LONDON/NEW YORK: US brands are more advanced than their UK counterparts for delivering great customer experience, according to a new study, which finds British organisations lagging in all industry segments except telecoms and the public sector.
Consultancy KPMG Nunwood questioned more than 7,500 US consumers about 243 brands across ten sectors and concluded that US customers are six times more likely to have an outstanding experience than customers in the UK.
Although British brands are reported to be catching up on their US counterparts, they are still at least three years away from matching them in terms of customer service, the study said.
KPMG Nunwood attributed the success of US companies to their willingness to break down internal structural barriers, which certainly involves the effective use of technology, but most especially revolves around empowering staff to solve issues.
The study proposed that structuring organisations to remove management layers and empower employees to make decisions drives a "service recovery paradox".
This means that customer complaints or issues are not just put right, but that customers end up feeling better about the organisation than they did before.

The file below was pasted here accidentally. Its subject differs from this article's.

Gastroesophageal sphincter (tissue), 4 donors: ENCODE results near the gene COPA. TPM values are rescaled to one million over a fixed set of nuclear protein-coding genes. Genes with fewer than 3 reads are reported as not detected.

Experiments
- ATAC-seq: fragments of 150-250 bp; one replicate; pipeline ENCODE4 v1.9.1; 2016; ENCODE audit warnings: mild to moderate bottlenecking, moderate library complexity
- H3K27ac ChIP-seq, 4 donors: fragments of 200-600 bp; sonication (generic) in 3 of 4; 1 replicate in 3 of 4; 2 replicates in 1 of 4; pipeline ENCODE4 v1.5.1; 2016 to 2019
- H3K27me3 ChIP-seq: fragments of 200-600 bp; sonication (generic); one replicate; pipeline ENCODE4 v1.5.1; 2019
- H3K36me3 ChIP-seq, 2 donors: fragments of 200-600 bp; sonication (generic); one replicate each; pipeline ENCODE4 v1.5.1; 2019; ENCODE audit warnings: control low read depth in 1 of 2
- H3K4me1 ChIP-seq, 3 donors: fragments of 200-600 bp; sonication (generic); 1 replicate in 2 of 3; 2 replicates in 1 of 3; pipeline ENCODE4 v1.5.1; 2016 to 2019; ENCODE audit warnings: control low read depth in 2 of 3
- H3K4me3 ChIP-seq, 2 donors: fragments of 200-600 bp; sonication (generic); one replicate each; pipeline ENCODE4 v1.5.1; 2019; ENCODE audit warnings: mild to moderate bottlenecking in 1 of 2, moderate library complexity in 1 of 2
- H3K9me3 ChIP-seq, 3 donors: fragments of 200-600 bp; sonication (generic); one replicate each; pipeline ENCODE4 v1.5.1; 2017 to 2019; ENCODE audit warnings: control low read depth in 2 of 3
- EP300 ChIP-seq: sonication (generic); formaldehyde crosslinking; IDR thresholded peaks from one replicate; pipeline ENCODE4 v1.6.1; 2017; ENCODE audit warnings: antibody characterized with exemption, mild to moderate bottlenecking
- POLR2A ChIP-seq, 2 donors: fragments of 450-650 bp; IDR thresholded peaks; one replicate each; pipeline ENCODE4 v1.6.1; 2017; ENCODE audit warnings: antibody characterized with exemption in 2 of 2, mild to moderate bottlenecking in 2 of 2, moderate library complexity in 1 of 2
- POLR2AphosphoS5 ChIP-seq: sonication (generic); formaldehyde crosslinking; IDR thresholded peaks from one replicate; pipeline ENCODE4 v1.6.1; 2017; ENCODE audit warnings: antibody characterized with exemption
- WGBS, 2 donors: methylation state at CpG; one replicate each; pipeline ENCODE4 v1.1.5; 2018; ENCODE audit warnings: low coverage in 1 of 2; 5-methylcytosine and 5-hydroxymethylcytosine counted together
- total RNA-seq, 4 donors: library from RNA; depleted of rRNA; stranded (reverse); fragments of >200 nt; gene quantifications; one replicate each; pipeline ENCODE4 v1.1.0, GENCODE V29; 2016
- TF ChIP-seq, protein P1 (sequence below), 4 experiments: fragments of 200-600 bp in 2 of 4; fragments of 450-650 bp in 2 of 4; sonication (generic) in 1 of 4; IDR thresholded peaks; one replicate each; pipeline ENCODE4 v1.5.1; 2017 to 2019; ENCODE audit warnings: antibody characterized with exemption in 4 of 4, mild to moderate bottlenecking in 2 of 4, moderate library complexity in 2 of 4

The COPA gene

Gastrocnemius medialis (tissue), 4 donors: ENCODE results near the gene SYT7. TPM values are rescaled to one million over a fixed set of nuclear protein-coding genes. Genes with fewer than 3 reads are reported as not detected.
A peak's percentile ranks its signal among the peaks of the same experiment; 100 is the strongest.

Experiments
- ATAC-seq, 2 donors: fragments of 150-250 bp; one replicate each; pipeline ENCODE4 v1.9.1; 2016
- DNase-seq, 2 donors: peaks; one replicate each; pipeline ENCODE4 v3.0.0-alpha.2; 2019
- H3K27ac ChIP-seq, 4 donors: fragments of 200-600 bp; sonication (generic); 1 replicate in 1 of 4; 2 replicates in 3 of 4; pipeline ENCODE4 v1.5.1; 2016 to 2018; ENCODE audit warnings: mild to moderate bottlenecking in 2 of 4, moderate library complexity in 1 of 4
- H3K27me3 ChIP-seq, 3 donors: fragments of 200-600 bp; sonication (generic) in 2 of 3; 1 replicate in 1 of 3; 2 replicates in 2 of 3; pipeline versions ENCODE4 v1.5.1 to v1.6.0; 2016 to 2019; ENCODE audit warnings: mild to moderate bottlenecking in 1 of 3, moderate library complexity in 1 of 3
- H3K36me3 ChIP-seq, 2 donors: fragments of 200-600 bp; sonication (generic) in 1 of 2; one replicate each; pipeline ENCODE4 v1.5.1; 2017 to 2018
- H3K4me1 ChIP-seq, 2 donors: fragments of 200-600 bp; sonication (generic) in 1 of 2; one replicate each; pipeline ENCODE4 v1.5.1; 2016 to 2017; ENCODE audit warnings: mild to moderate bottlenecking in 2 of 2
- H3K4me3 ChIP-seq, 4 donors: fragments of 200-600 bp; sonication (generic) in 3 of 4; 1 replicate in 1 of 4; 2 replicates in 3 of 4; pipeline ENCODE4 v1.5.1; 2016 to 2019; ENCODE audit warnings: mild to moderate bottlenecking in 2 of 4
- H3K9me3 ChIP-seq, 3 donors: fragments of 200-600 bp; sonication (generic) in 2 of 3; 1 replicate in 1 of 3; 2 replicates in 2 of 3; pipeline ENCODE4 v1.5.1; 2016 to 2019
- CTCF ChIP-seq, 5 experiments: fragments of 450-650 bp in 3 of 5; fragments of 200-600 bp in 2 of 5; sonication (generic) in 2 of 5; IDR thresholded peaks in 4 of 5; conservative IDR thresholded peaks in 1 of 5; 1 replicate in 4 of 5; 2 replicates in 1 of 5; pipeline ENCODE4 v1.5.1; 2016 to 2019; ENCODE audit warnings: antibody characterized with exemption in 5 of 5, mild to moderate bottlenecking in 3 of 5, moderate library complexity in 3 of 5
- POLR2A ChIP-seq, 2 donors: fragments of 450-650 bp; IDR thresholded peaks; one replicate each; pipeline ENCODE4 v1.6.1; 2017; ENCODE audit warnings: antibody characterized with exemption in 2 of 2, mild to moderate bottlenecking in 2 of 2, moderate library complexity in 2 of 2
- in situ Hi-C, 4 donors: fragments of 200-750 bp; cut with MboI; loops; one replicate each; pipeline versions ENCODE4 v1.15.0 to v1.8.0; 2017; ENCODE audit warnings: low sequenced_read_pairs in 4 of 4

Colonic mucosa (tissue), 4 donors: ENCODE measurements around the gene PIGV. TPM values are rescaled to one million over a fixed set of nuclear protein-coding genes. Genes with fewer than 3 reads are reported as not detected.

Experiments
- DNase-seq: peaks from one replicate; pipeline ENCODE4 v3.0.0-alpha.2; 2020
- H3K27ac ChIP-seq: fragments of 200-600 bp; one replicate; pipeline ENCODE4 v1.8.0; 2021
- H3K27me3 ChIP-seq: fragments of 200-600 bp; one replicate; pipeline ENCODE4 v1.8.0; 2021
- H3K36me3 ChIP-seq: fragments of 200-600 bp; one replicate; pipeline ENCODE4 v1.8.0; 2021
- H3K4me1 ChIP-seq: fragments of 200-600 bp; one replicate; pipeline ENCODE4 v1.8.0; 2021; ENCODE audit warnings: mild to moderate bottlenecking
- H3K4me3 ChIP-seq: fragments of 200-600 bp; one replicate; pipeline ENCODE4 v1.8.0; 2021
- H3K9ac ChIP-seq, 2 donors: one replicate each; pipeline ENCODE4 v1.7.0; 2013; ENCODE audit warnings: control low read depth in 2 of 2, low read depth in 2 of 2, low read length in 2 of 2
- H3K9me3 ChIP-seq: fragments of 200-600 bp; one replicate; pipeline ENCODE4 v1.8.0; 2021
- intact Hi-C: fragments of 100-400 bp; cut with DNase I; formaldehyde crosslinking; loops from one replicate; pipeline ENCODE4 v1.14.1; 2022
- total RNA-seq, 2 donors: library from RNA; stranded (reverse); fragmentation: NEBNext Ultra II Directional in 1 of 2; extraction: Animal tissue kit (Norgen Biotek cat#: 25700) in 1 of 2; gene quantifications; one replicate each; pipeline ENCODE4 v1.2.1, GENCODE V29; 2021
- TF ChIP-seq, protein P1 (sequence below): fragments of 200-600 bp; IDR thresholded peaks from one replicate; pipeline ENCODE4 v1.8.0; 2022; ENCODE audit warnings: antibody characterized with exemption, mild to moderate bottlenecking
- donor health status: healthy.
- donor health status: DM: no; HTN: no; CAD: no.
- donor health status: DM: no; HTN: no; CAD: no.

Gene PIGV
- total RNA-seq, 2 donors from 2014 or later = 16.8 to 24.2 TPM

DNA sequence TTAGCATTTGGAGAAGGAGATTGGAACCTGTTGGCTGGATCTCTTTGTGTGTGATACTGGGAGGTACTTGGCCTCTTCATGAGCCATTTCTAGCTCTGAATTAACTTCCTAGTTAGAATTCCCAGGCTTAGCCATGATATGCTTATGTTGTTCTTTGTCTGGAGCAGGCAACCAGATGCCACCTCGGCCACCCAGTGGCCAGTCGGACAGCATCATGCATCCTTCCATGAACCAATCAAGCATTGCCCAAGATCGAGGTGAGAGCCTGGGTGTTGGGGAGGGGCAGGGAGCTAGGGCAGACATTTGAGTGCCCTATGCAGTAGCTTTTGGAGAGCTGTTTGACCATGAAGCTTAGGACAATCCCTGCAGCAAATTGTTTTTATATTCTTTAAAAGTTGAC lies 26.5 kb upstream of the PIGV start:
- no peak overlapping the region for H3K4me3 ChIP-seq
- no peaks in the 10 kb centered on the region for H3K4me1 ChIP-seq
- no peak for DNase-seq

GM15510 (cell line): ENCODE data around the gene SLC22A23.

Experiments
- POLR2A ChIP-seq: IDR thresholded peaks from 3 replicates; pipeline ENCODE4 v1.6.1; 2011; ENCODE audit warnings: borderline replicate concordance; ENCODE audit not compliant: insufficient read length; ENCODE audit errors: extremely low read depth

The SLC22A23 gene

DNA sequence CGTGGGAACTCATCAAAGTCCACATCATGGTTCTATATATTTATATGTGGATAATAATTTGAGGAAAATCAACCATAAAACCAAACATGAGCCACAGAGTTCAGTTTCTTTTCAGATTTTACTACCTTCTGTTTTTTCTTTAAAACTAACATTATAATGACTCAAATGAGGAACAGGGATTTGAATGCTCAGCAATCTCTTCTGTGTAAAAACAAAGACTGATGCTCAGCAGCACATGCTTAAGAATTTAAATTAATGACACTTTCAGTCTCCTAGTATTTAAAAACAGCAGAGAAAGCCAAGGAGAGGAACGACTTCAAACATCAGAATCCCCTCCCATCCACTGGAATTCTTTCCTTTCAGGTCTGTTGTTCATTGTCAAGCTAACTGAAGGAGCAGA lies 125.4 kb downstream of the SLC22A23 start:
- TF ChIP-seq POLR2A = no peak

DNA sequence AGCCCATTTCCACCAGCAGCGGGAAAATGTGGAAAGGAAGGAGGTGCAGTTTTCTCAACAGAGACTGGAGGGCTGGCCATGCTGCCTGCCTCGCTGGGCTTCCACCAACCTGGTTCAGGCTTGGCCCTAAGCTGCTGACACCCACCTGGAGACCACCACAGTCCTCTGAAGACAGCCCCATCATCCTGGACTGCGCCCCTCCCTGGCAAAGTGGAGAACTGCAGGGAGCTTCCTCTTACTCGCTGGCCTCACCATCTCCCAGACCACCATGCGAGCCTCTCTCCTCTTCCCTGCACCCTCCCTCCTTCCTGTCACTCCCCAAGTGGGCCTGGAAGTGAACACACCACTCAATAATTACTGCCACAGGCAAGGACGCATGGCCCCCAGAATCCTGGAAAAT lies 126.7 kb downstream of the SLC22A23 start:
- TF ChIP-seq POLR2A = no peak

"The US particularly outperforms the UK when it comes to resolving customers' problems. They remove management layers, and empower employees to make decisions and deal with issues as the customer's first point of contact," said David Conway, director at KPMG Nunwood.
"This great service leaves the customer feeling better about the organisation than before the problem arose. This is known as the 'service recovery paradox' and is unfortunately still a holy grail for many UK businesses."
American brands also perform well by focusing on the detail, the report added, as it identified many of them offering "signature experiences" that contribute to a great overall customer experience.
It also said that US organisations are better in various other important areas, such as segmentation and tracking the customer journey.
"UK companies are often simply not designed to deliver a seamless customer journey, with customers suffering as they pass through each silo of the business," said Conway.
"No matter the good intentions of each department, the result for the customer is too often disruptive."
Data sourced from KPMG Nunwood; additional content by Warc staff